Lessons From the Field #2: Always keep the cooler latched shut

In November of 2008 I had the pleasure of going on a field trip to Arkansas as part of an undergraduate mineralogy course.  We camped at Lake Ouachita State Park near Hot Springs.  This area is a great place to find a variety of minerals thanks to the Ouachita Orogeny and the Magnet Cove ring-dike intrusion.  It’s also a great place to have your food stolen by animals.

Lake Ouachita from Blakely Mountain Dam

The Ouachita Orogeny was a mountain-building event caused by a collision between North and South America around 300 million years ago.  Over millions of years the pressure of the colliding tectonic plates caused intense folding and faulting of the sedimentary rocks and the uplift of the Ouachita Mountains.  Many fractures that formed in the rock were flooded with mineral-rich water, allowing for the formation of large euhedral crystals of quartz.

The Magnet Cove ring dike intrusion occurred later, around 90 million  years ago.  Here magma from the earth’s mantle ascended and melted its way up into the crust, but never reached the surface.  The intense heat and unique chemical elements contained in the magma helped form some of the interesting minerals beneath the surface.

Since then the Ouachita Mountains have been eroding for tens of millions of years, and many of the minerals formed by these two geologic events have been exposed at the surface.   While there are many locations to search and minerals to be found, here are some highlights:

Intense folding formed during the Ouachita Orogeny, located near Blakely Mountain Dam. From left to right: Shawn Spilak, Aaron Snow, and Dr. Sarah Hanson.

The author searching for quartz in the Fiddler's Ridge quartz quarry. Photo courtesy of Sarah Hanson.

Beautiful euhedral quartz sample, caked with the local red mud since I never got around to cleaning it with acid.

The author face-down in the dirt in search of tiny brookite crystals. Photo courtesy of Sarah Hanson.

One product of the above search: a nicely euhedral brookite crystal.

Carbonatite, a rare IGNEOUS calcite (the vast majority of calcite occurs in limestone, a sedimentary rock).

We hunted for pyrite along a creek near Magnet Cove. From left to right: Students Shawn Spilak, Aaron Snow, and Jeremy Sell with professor Sarah Hanson. Photo courtesy of Sarah Hanson.

We found a lot of small pyrite crystals. Here's a nice euhedral sample exhibiting twinning.

Smoky quartz from the above creek.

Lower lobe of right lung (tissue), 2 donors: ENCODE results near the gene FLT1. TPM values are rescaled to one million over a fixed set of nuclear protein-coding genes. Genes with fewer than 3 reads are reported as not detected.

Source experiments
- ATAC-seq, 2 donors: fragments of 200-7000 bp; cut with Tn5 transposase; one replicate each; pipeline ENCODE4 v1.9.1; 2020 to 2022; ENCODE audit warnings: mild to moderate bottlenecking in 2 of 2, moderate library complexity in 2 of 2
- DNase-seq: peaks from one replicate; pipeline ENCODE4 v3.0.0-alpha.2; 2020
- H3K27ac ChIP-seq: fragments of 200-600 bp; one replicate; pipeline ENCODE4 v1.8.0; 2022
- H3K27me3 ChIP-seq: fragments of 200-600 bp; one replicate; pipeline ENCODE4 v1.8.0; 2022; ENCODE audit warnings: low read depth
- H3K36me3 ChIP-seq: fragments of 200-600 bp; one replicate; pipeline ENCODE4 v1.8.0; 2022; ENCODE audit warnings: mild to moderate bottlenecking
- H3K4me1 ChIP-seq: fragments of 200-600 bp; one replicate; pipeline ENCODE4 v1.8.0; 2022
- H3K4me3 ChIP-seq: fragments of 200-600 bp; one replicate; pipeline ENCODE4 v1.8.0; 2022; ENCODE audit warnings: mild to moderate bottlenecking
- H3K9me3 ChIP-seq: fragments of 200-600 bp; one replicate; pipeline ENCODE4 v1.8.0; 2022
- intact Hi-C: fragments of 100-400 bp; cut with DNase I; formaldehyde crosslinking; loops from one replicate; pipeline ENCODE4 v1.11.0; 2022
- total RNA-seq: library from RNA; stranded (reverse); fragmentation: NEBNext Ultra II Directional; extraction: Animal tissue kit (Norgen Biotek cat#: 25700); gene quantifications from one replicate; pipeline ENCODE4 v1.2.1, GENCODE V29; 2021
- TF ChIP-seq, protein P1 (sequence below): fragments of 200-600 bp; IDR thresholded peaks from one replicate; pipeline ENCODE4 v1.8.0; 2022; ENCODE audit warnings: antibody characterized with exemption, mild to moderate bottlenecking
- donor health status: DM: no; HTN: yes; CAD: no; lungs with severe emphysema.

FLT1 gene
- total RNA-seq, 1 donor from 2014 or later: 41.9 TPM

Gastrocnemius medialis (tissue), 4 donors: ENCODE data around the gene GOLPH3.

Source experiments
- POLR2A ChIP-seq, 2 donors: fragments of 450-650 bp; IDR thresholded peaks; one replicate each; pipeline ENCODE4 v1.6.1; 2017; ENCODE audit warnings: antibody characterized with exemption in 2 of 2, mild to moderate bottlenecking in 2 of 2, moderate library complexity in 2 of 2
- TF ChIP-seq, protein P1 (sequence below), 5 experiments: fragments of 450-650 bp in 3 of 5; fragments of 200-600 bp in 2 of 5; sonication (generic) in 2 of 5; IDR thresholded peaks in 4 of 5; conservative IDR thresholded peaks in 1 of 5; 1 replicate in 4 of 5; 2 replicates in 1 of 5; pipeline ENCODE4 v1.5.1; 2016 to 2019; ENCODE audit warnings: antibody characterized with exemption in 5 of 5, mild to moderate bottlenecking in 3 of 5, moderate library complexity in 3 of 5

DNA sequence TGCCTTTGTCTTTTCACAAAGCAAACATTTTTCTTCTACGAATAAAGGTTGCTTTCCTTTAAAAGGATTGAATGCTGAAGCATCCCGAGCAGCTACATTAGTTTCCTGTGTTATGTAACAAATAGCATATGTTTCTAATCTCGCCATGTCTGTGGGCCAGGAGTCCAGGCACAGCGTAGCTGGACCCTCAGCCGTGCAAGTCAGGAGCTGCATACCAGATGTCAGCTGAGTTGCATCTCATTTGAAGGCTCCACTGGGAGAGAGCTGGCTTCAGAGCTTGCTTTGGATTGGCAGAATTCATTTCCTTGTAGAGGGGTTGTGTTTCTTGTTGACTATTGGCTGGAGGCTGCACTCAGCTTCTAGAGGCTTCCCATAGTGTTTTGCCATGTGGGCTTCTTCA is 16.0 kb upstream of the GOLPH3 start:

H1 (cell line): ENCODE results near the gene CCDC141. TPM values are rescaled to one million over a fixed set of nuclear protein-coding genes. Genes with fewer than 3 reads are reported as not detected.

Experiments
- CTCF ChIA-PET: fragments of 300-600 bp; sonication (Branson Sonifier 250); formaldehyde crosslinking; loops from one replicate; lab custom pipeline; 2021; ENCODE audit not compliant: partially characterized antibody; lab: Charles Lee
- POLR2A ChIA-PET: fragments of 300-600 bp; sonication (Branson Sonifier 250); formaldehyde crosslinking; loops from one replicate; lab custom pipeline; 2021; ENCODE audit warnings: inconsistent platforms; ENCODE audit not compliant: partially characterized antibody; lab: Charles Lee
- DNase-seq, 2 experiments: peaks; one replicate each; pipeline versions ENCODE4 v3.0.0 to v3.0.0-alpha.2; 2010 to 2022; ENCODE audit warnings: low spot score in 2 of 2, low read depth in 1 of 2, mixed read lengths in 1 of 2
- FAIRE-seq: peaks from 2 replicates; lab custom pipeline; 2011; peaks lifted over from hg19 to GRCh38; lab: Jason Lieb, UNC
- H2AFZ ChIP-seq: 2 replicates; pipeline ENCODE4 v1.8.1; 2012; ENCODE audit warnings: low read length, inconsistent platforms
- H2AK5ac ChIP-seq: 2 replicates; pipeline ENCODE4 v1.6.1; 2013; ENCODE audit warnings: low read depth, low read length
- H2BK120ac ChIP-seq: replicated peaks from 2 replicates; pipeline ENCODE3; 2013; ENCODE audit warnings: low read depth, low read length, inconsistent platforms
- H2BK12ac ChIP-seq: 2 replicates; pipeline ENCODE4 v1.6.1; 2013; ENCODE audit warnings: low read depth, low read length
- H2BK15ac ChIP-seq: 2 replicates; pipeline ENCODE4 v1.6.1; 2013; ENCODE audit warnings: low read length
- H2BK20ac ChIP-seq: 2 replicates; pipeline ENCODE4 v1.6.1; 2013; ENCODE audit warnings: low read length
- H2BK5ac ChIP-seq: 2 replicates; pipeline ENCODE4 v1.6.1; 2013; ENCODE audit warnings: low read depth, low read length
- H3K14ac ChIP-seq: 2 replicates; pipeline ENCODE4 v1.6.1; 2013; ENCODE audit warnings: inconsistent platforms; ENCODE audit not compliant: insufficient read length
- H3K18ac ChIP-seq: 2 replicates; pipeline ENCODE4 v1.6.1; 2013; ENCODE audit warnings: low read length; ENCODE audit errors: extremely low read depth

Here we are along another creek bed in search of phlogopite. From left to right: Heather Piehl, Dr. Sarah Hanson, Jeremy Sell, and Aaron Snow. Photo courtesy of Sarah Hanson.

A phlogopite sample from the above search.

The author searching for wavellite in a quarry near Mt. Ida. Photo courtesy of Sarah Hanson.

A wavellite sample from the above search.

After long days of driving and hiking to these various destinations, hunting for mineral samples, and answering field questions, the evenings were a welcome break in the action.  We spent the nights crowded around a campfire (it got below freezing), telling stories, and asking questions.  Unfortunately after it gets dark and you get tired you tend to forget small details, like making sure the cooler full of meat is latched shut.  Scavengers from opossums (Didelphis virginiana, Didelphidae) to raccoons (Procyon lotor, Procyonidae) to even black bears (Ursus americanus, Ursidae) roam at night, seeking the prized foodstuffs of campers.  I awoke one morning to find our cooler pilfered by one such scavenger:

Various lunch meats strewn out across the ground, pulled from the cooler by some unknown animal (probably a raccoon) overnight.

At least it was probably only a raccoon.  A black bear might have made for a more interesting night.

Camping tip:  Stick some food in the bottom of a friend’s sleeping bag.  Hilarity will ensure.  Or death.  But probably only hilarity.  Or nothing.  It’s worth a shot though.

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About Jeremy Sell

Science and nature nerd.
This entry was posted in Geology, Lessons From the Field, Vertebrate Zoology and tagged , . Bookmark the permalink.

3 Responses to Lessons From the Field #2: Always keep the cooler latched shut

  1. Jim Martin says:

    Class trip (a 600 level biogeography class at Texas A&M with Merrill Sweet) …we we’re camping out at Big Bend, up in the Chisos, one of our group put some beef or chicken under one of the other party member’s tent. The peccaries did come….

    The next day, the guy who did the meat placing spent a lot of time defending himself. Literally.

    I looked up Dr. Sweet just now:

    http://www.science.tamu.edu/articles/682

    it was his son that placed the meat under the other student’s tent…

    Like

  2. Jeremy Sell says:

    I’ve heard some entertaining stories about the peccaries (javalinas) in Big Bend. They apparently flock to campsites like moths to a flame.

    Like

  3. Jim Martin says:

    that and the foxes. I think the locals called them silver or blue – one of them ran up one of my legs and down the other. Cute little guys.

    Like

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